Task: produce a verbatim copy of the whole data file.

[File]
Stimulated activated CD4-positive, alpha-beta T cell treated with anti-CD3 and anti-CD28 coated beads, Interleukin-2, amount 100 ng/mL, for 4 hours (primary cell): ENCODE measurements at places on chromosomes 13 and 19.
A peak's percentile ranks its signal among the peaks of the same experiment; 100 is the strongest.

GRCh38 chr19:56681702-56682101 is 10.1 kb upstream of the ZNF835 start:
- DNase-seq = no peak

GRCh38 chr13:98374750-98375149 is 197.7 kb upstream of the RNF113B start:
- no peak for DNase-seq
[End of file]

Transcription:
Stimulated activated CD4-positive, alpha-beta T cell treated with anti-CD3 and anti-CD28 coated beads, Interleukin-2, amount 100 ng/mL, for 4 hours (primary cell): ENCODE measurements at places on chromosomes 13 and 19.
A peak's percentile ranks its signal among the peaks of the same experiment; 100 is the strongest.

GRCh38 chr19:56681702-56682101 is 10.1 kb upstream of the ZNF835 start:
- DNase-seq = no peak

GRCh38 chr13:98374750-98375149 is 197.7 kb upstream of the RNF113B start:
- no peak for DNase-seq